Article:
35. Dr Gallagher described the UK Government's first area of responsibility for devolution as "the strategy in relation to devolution which is pretty closely linked into the Government's approach to the Constitution as a whole". The Secretary of State for Justice and Lord Chancellor is responsible for constitutional policy and devolution strategy.[53] Rt Hon Jack Straw MP, Secretary of State for Justice and Lord Chancellor, told the Committee that he was involved in "issues about overall policy in respect of devolution".[54] He has also chaired the over arching Joint Ministerial Committee, and added that while he had "a lot to do day by day with the territorial Secretaries of State" he did not "look for work in this area" any more than he looked "for work in other areas".[55]

36. Beyond the above description, the precise role of the Ministry of Justice in developing "strategy in relation to devolution" remains unclear. For example, on 3 July 2007 the Government published a Green Paper entitled The Governance of Britain.[56] In his statement to the House of Commons on the same day, the Prime Minister, Rt Hon Gordon Brown MP, introduced these proposals as addressing the need for a "new constitutional settlement that entrusts more power to Parliament and the British people".[57] However, this major statement outlining the Government's new constitutional settlement made no mention of a strategic direction in relation to devolution. Professor Robert Hazell has argued that "it has been difficult for it (the Ministry of Justice) to carve out a meaningful role, alongside the territorial departments with their operational responsibilities".[58]

37. There has also been criticism of the Ministry of Justice for not ensuring that its own legislative team and agencies fully understand the devolution arrangements. This led to Wales being omitted from a provision in England and Wales legislation as a result of a failure to fully consult the Wales Office and the Secretary of State for Wales. The Government had to introduce a last-minute amendment at a late stage in the House of Lords after the issue was raised by members of both Houses.[59] The Welsh Affairs Select Committee published a report criticising the Legal Services Commission's failures in a similar regard. Lord Bach, Parliamentary under Secretary of State, Ministry of Justice, acknowledged the failings in the process and required the Commission to re-visit the issues.[60] These examples illustrate the fact that a full understanding of the devolution settlement has not yet become part of the DNA of the Department that has overall responsibility for devolution policy, let alone Departments that have less contact with the issues.


38. The second area of responsibility was described as "the co-ordination of government business and indeed the co-ordination of business in relation to each of the devolved administrations and all of them together and that is what the Cabinet Office does; it both co-ordinates inter-departmental work inside the Government and it is also responsible for servicing the joint ministerial committees with the devolved administrations".[61]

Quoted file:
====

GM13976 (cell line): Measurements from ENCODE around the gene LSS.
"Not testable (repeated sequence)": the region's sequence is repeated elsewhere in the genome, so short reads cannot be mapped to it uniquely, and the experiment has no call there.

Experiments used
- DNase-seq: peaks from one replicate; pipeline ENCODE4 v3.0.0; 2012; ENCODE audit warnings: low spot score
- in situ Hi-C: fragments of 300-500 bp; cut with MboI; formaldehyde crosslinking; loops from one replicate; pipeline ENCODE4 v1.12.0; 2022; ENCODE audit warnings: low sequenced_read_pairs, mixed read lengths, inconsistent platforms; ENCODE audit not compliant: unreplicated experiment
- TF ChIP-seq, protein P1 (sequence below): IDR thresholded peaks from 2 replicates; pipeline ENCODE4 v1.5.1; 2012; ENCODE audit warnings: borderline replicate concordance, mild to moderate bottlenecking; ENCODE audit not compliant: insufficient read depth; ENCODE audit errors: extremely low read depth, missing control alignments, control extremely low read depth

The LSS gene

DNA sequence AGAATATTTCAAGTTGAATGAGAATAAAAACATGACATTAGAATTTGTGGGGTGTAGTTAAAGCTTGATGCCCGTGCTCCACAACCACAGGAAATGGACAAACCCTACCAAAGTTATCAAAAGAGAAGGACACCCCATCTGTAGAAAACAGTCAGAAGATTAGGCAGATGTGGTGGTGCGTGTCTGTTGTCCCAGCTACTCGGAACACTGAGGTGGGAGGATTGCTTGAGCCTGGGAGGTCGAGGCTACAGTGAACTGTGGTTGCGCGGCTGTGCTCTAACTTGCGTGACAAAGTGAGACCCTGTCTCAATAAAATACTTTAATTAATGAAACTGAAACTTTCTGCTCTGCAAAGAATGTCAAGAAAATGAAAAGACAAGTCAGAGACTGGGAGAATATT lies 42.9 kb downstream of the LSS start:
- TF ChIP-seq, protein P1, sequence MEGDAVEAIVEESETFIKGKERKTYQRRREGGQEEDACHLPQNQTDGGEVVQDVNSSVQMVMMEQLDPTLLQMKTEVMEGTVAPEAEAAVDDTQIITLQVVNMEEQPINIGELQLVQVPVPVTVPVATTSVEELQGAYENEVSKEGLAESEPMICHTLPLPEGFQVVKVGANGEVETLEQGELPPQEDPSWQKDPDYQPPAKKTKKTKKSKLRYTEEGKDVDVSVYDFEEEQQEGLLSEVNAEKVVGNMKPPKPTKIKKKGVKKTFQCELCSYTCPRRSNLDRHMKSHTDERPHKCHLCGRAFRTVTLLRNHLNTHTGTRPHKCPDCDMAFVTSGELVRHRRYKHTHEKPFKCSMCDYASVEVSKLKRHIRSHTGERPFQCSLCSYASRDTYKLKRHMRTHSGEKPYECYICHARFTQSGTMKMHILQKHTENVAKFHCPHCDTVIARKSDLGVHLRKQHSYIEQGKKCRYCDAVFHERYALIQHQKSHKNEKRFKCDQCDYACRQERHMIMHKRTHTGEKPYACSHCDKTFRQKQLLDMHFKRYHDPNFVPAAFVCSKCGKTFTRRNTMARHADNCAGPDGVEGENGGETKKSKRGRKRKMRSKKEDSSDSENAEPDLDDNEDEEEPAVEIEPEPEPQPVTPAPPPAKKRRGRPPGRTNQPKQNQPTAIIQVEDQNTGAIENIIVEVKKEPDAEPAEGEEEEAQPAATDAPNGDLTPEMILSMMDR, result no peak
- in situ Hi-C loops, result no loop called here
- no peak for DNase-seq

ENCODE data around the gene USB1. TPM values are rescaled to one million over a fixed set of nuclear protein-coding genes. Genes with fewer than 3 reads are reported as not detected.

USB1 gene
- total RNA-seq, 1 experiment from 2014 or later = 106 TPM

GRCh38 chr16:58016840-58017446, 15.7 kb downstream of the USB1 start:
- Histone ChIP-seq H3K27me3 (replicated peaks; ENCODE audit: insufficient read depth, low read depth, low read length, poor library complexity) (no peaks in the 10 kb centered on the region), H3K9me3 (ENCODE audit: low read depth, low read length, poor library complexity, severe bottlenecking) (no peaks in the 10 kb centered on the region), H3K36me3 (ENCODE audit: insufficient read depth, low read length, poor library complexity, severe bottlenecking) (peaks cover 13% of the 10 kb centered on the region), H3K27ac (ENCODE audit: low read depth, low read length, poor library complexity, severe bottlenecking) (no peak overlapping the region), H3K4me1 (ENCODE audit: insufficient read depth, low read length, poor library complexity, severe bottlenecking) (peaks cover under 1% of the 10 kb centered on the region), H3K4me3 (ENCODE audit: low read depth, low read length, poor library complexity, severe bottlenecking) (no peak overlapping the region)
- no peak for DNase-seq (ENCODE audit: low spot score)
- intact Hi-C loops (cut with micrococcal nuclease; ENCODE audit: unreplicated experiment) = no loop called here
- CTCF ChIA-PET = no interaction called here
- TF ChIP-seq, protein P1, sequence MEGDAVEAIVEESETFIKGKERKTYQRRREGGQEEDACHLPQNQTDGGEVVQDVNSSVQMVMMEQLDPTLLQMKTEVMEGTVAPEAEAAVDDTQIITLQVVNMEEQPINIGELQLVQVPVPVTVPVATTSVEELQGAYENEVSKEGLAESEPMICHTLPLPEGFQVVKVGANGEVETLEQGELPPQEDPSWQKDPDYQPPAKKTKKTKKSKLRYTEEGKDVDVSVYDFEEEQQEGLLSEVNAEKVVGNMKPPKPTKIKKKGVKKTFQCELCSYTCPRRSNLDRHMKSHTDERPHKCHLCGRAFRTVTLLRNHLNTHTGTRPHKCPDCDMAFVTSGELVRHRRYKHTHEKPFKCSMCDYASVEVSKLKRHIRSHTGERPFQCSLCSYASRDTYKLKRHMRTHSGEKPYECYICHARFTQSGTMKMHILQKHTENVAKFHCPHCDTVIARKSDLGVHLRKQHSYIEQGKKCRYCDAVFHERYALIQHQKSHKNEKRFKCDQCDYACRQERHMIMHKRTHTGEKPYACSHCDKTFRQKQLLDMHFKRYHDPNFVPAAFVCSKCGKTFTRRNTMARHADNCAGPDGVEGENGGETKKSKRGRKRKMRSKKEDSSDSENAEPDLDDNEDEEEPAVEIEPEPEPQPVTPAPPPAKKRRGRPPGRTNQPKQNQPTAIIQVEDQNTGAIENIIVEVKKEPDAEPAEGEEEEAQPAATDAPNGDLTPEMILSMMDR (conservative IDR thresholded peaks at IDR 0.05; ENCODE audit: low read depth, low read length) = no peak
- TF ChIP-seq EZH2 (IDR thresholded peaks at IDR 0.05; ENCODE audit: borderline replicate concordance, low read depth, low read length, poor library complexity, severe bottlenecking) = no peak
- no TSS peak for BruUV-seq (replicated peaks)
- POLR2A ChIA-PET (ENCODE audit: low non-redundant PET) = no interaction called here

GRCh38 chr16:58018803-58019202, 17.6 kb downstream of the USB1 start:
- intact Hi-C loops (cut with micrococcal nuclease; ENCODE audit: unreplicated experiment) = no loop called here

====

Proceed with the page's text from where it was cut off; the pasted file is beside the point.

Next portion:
39. The Cabinet Office lost its role in relation to devolution when its Constitution Secretariat was formally wound up in 2001. Some of the officials involved in the Constitution Secretariat continued to provide overall co-ordination (and acted as secretariat for the Joint Ministerial Committee), first within the Office of the Deputy Prime Minister and later within the Department for Constitutional Affairs, but that role has shrunk so that it now takes relatively little time and gets relatively little official or ministerial attention. (In May 2006, the Ministerial Committee on Devolution Policy was wound up, and its functions subsumed within the broader Constitutional Affairs Committee.)[62] However, in more recent months, the role of the Cabinet Office has changed again.


40. Professor Robert Hazell described the arrangements for the co-ordination of government business relating to devolution and for devolution policy and strategy at the centre of government as being "not yet ideal".[63] Professor Michael Keating, Head of Department of Political and Social Science, European University Institute Florence and Professor of Scottish Politics, University of Aberdeen, explained that "at both ministerial level and in terms of bureaucratic organisation ... no-one is able to take a view of the territorial make-up of the UK as a whole and of the constitutional and policy issues that affect it. Instead, territorial issues are approached in a fragmented way that focuses on bilateral concerns and issues (Scotland-UK, Wales-UK, Northern Ireland-UK), not UK-wide matters. This fits with a more general approach to devolution as a set of ad hoc pragmatic responses, lacking any broader focus on territorial management".[64] Rt Hon Jack McConnell MSP, former First Minister (2001-2007), Scottish Government, identified "the most serious issue for the UK ... is the response of wider UK institutions ... including government and the civil service ... to the way in which the UK has changed. The UK has changed dramatically and that change has not been reflected in the way in which UK institutions carry out their duties".[65]